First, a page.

CONTAINS SOME SPOILERS
Sometimes it's a good idea to rewatch movies: not just the classics you already love, but the ones you didn't entirely get the first time around. Obviously it doesn't apply to everything (there's no way I'm going back to Police Academy 7: Mission To Moscow, for example), but it does for films that had something about them you can't quite identify. This science fiction thriller is a good example: to be honest it wasn't entirely satisfying when I first saw as the closing film at last year's Frightfest, where I liked it but didn't love it. Sadly, a second viewing doesn't improve matters much, though it does highlight more clearly where it didn't work for me.
Three friends Nic (Brenton Thwaites), Haley (Olivia Cooke) and Jonah (Beau Knapp) are on a road trip to California to drop her off at her exciting new college. It's a fraught journey since it looks as though Nic and Haley are on the point of breaking up, and Nic is suffering from a severe muscular condition. But they're also on the trail of Nomad, a mastermind hacker who broke into the MIT servers, and they've pinpointed his location as a remote shack in the Nevada desert (which happily isn't very far out of their way). They find nothing in the shack, but suddenly there's a massive disturbance and they wake up in some kind of top secret government bunker populated by scientists in hazmat suits led by Laurence Fishburne. Have they contracted some kind of infection? Is it an alien attack? Even though it's clearly the wrong thing to do, Nic decides to escape the base and take Haley with him - an easier than expected task, almost as if the scientists are letting them go. But where are they and what's out there?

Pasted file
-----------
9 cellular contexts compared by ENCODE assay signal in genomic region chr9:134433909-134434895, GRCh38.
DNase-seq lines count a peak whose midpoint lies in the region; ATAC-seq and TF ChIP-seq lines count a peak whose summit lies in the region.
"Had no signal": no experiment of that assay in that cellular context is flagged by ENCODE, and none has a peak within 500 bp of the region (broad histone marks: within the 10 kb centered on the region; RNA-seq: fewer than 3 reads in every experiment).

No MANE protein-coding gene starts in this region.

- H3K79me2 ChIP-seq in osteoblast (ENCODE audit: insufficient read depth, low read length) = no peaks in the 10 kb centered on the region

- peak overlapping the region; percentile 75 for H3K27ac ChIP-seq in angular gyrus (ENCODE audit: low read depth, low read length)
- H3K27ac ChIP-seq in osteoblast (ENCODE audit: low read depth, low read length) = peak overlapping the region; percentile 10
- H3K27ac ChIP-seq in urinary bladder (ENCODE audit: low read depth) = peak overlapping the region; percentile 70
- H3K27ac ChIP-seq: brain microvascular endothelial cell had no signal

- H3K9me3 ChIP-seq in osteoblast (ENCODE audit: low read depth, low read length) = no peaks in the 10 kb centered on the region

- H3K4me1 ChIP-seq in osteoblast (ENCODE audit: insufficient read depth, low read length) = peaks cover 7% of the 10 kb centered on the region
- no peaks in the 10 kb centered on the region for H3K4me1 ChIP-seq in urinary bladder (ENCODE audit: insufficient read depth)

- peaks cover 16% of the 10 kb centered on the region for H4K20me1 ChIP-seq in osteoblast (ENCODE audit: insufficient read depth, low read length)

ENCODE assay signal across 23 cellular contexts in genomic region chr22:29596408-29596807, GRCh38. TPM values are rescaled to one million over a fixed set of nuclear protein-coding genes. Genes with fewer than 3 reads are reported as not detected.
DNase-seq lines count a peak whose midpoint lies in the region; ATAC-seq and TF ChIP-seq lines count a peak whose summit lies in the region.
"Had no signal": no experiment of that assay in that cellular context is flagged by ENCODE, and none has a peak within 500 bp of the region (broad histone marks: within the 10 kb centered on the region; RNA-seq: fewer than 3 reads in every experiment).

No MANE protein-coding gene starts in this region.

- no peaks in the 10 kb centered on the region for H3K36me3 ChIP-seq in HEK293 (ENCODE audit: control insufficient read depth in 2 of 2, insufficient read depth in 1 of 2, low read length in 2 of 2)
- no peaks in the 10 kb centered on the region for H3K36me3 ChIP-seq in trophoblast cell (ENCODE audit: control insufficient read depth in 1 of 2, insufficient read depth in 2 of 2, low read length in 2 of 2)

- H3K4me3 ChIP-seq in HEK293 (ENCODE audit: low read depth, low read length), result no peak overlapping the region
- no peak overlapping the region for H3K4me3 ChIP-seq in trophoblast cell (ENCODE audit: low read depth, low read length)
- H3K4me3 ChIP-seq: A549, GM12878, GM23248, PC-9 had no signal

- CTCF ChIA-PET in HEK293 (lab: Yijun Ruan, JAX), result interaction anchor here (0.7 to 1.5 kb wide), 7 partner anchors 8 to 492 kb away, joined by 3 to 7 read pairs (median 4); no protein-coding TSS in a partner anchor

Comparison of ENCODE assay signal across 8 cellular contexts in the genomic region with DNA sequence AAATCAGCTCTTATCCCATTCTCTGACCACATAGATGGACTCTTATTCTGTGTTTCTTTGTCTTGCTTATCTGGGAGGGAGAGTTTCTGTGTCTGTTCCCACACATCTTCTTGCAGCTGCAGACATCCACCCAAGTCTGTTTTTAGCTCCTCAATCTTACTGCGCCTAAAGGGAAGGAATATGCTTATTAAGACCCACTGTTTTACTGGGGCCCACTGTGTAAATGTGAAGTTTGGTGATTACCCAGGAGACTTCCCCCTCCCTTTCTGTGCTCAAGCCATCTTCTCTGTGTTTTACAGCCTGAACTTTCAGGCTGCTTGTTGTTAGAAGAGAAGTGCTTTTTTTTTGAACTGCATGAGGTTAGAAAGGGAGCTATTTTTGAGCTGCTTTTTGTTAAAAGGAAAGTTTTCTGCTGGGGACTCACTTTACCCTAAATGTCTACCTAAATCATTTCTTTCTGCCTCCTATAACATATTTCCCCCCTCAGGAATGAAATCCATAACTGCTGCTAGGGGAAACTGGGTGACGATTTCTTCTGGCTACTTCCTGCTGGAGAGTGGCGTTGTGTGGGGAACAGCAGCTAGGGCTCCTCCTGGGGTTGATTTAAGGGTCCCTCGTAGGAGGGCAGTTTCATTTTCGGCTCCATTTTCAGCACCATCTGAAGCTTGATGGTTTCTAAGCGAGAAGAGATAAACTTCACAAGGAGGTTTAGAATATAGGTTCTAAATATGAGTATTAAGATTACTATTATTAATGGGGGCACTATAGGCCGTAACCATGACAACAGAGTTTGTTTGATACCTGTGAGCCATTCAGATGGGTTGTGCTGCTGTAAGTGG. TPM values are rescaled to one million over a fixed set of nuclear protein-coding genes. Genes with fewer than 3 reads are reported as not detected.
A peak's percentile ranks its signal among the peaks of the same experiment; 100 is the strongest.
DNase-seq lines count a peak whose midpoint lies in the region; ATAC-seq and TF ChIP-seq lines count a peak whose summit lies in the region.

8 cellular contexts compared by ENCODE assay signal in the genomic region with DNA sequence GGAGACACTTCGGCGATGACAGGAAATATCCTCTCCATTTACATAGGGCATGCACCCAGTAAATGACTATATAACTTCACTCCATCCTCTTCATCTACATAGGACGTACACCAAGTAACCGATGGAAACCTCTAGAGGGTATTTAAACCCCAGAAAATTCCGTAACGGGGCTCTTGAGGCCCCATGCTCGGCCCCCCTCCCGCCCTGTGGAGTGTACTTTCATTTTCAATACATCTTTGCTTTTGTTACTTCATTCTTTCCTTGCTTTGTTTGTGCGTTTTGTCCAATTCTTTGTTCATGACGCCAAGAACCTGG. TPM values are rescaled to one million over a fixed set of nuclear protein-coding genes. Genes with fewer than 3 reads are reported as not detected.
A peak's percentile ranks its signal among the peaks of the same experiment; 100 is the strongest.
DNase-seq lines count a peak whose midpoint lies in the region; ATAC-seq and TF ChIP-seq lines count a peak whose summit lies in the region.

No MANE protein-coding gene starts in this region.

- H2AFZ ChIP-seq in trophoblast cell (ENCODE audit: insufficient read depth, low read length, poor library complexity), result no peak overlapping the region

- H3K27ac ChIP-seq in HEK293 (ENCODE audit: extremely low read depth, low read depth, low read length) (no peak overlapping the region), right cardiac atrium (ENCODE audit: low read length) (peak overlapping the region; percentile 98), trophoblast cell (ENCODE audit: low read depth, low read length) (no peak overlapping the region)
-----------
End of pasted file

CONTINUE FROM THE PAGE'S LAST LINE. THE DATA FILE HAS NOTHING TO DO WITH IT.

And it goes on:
The main problem with The Signal would appear to be pacing: the build-up is slow, which means it feels like it takes ages to get going, and then the last ten minutes or so take the movie into mind-distending realms of science fiction rather than fantasy, with a series of climactic revelations that unfortunately don't add up, leaving a sense of "uh, what?" as the end credits roll. One, concerning the empty drinks cans in the diner, even recalls the fairly silly Tom Baker Doctor Who story The Android Invasion, in which all the coins are mysteriously freshly minted and there are no dates on the calendars.
It's still an interesting film, though: it's always good to see Laurence Fishburne, and there's another noodly synth/ambient score plink-plonking away in the background. Certainly the film looks superb (William Eubank directed Love, which also looked terrific but didn't hang together as a plot), and it's well put together, but the Six Million Dollar Man sequences towards the end actually look a touch silly and the narrative doesn't entirely explain, for example, what Lin Shaye's dotty motorist is doing there. Not a total success, but the ideas are fascinating, the setting is well used and it's technically pretty good for the low budget ($4m according to the IMDb).